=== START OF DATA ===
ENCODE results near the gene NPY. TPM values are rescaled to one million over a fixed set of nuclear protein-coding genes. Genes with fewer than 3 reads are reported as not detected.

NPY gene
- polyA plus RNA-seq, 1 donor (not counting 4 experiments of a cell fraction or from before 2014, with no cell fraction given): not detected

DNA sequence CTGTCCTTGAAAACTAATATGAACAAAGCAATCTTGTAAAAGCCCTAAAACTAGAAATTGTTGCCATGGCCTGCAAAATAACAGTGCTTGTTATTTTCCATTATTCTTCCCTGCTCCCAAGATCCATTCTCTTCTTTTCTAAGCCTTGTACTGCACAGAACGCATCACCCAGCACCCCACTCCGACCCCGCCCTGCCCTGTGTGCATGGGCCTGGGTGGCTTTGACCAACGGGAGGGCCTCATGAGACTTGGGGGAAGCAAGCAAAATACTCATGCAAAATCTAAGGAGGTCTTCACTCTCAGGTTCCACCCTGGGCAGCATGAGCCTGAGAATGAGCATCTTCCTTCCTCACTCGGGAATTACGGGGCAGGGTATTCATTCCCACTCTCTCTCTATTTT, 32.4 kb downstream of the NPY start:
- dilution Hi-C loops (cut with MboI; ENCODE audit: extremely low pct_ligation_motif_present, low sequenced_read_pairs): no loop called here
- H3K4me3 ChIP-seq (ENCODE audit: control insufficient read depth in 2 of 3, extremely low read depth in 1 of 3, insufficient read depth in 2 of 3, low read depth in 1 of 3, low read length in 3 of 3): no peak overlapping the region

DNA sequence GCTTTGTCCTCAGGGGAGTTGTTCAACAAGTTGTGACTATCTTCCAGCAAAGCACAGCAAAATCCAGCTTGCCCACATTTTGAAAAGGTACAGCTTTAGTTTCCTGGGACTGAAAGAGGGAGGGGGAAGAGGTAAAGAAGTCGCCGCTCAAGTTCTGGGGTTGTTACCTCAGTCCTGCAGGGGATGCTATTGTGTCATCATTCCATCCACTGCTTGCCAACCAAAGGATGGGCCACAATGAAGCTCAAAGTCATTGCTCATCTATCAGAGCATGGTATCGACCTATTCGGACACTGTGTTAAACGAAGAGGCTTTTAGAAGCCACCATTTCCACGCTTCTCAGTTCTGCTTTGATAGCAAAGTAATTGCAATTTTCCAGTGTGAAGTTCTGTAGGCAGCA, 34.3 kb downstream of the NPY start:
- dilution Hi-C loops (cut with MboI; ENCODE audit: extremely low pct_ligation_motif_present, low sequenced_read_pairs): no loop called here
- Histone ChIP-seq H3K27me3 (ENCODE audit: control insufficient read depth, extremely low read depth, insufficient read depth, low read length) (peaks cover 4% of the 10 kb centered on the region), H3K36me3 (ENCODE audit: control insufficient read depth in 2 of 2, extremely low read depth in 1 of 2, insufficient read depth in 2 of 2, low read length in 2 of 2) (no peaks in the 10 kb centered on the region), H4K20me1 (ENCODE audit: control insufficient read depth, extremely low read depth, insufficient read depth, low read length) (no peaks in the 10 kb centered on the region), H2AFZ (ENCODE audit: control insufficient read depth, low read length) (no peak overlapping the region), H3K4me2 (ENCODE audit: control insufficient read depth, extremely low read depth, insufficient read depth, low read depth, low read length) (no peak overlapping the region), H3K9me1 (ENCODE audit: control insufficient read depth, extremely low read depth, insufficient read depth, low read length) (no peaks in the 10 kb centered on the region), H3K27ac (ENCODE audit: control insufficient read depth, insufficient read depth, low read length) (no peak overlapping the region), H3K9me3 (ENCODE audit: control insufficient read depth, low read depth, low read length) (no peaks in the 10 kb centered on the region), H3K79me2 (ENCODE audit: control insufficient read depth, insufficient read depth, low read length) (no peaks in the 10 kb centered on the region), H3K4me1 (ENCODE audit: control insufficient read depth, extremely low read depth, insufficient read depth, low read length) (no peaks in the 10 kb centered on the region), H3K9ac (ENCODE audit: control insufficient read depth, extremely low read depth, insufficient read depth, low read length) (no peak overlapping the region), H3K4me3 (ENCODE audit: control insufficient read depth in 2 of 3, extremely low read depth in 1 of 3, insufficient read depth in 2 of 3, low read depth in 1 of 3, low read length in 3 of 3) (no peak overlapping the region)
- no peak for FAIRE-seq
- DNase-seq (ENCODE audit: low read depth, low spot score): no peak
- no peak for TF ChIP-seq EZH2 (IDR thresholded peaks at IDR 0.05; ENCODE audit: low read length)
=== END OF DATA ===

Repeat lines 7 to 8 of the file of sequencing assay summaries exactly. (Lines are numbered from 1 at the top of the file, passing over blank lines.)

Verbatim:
DNA sequence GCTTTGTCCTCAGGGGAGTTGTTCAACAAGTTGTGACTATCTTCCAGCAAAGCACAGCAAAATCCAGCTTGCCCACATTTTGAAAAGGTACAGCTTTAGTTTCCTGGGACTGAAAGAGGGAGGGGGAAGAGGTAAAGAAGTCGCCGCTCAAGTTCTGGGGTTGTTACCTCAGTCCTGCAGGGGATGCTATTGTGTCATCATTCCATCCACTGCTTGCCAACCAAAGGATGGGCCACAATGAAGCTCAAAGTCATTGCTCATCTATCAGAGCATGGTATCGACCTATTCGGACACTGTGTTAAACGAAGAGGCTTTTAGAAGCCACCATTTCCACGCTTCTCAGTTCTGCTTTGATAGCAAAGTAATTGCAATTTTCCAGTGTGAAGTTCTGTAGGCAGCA, 34.3 kb downstream of the NPY start:
- dilution Hi-C loops (cut with MboI; ENCODE audit: extremely low pct_ligation_motif_present, low sequenced_read_pairs): no loop called here